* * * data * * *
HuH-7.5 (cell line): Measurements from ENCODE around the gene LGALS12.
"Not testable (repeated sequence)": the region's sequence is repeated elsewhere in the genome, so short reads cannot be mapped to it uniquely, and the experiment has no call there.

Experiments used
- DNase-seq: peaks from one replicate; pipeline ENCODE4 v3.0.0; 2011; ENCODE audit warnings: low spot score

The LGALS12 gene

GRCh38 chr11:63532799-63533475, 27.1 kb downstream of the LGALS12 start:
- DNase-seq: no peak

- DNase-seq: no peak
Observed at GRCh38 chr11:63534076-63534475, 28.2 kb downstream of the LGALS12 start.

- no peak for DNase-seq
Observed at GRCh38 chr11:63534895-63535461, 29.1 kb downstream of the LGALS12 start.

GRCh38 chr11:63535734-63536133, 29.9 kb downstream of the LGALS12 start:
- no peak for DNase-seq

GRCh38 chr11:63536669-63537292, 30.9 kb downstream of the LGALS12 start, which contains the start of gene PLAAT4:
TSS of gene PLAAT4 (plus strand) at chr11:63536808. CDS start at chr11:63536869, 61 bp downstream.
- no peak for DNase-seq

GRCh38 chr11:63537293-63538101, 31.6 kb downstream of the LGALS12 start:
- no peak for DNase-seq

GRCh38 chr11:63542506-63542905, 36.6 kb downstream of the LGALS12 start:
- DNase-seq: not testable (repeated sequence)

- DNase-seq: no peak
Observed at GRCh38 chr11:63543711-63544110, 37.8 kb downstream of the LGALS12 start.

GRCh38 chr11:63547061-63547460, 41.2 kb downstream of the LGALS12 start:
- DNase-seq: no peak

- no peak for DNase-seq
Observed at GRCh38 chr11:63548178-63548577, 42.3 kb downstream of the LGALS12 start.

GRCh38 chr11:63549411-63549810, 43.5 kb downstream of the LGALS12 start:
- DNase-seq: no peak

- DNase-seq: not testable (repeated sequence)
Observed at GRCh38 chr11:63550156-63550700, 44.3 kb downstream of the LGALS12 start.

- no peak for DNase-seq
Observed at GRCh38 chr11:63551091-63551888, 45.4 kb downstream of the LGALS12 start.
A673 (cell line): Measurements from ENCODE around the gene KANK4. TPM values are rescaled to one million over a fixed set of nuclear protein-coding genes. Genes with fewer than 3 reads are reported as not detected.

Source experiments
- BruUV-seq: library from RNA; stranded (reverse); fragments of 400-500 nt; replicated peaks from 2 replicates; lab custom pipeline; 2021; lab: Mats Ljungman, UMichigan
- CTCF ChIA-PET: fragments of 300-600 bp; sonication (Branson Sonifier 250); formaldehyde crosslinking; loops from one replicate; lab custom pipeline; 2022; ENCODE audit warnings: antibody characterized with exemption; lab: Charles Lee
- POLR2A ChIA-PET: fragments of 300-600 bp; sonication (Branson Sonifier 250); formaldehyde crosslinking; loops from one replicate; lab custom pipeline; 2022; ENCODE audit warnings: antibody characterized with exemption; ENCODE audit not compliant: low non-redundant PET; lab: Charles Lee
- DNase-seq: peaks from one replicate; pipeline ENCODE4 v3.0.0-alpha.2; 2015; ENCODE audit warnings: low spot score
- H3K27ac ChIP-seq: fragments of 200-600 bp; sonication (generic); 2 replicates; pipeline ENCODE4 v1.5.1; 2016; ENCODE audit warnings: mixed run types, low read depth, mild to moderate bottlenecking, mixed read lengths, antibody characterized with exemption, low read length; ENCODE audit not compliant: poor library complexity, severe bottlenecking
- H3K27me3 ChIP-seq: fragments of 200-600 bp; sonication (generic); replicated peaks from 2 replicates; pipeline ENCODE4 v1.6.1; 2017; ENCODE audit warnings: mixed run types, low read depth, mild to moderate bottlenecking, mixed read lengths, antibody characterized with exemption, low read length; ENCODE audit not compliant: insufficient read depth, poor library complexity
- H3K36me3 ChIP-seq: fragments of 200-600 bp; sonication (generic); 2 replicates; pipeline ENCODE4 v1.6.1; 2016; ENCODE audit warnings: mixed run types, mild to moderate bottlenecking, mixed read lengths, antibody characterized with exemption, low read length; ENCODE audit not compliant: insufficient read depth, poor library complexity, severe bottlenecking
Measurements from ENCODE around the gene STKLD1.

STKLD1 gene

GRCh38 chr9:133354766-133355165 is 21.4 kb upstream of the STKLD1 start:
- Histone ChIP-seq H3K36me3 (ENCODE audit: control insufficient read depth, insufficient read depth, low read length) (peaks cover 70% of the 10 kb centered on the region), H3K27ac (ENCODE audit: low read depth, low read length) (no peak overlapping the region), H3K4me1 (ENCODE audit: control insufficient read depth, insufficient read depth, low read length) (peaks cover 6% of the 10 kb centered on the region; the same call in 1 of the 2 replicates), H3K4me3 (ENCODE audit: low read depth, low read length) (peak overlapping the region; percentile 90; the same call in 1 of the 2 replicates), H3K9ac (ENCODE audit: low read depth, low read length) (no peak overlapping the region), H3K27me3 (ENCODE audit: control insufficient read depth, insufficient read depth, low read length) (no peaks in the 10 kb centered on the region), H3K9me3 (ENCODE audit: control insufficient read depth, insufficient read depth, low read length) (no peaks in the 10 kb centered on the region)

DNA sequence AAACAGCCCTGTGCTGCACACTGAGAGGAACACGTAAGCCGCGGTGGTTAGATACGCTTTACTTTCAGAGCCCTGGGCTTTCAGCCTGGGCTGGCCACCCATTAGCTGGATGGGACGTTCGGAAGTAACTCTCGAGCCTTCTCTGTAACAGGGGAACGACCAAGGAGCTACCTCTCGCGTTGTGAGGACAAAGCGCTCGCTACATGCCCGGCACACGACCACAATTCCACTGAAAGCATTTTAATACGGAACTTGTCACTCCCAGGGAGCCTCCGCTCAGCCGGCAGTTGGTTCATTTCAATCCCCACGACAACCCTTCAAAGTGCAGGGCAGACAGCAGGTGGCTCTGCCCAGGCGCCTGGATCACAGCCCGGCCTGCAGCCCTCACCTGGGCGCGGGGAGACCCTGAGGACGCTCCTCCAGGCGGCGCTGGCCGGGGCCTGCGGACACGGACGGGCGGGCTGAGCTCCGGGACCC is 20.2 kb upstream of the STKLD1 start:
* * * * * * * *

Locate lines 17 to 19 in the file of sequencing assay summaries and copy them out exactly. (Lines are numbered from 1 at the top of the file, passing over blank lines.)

GRCh38 chr11:63537293-63538101, 31.6 kb downstream of the LGALS12 start:
- no peak for DNase-seq

GRCh38 chr11:63542506-63542905, 36.6 kb downstream of the LGALS12 start: